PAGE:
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Duty on basmati rice to help Pakistani farmers

Duty on basmati rice to help Pakistani farmers
PTI
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First Published: Mon, May 12 2008. 12 41 AM IST

A file photograph of a trader checking the quality of rice at Miryalaguda Mandal, some 150km from Hyderabad
A file photograph of a trader checking the quality of rice at Miryalaguda Mandal, some 150km from Hyderabad
Updated: Mon, May 12 2008. 12 41 AM IST
Mumbai: Pakistani farmers will gain from India’s decision to charge a duty of Rs8,000 for every tonne of basmati rice exported, an industry official said.
According to industry estimates, the duty on basmati exports that the government has introduced to discourage food exports will help Pakistani farmers gain Rs3,000 crore at the cost of their Indian counterparts. The government has also lowered the minimum export price, or MEP, on export from $1,200 to $1,000 a tonne.
A file photograph of a trader checking the quality of rice at Miryalaguda Mandal, some 150km from Hyderabad
In March, the government withdrew the duty entitlement passbook scheme on basmati exports, besides raising the MEP from $1,100 to $1,200 a tonne.
The country exports more than 80% of the 1.6 million tonnes, or mt, of basmati rice it produces. The export of the commodity stood at 1.045mt, worth Rs2,792 crore, in 2006-07. India exported 6,48,231 tonnes of basmati rice, valued at Rs2,028 crore, in April-November 2007.
Basmati exports have come down 31% after the government measures, which were aimed at taming the rising inflation, in the past six months.
“Lowering MEP does not make fiscal sense as Pakistan’s MEP on basmati ($1,300 a tonne) would help Pakistani farmers to gain the Gulf market,” said Anil Mittal, chairman and managing director of KRBL Ltd, which sells basmati under the India Gate brand.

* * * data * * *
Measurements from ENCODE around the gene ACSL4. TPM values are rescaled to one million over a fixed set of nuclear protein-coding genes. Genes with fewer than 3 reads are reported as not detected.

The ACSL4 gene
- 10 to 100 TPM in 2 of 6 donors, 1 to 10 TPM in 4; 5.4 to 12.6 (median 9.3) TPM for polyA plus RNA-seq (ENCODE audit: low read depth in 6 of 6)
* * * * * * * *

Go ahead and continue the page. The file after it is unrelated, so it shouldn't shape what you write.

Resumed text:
Government and exporters have spent millions of dollars to build the market for basmati rice abroad, resulting in an increased share of the world market at the direct expense of Pakistan, after fighting over 400 litigations on international trade disputes, he said.
Exporters fear that there would be more litigations by buyers if “fixed-price, fixed- quantity” contracts are not fulfilled, Mittal said, adding the export duty will further bring down export demand by 20% immediately.
Exporters would lose over 38% of their business in the current fiscal year that began 1 April, and this loss could also lower the prices at the farm gates.
Vijay Setia, president of All India Rice Exporters Association, said, “Nearly 800,000 farmers are expected to be directly affected in the northern region that include western Uttar Pradesh, Punjab and Haryana, due to the export duty of Rs8,000 per tonne on basmati price imposed by the government.”
“This tax translates to Rs14 per kg tax on paddy, which translates to a 34% tax on farmers. This was the highest tax ever been imposed on an agriculture commodity by the government,” he added.
Nearly nine million people, who are directly or indirectly dependent on this industry, will be affected by the government decision, Setia said.
The loss of farm income could be up to Rs3,000 crore and the loss of minimum farm price would be around Rs1,000 per quintal, according to industry estimates.
The net loss of capital invested by the industry is estimated at Rs3,000 crore.
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First Published: Mon, May 12 2008. 12 41 AM IST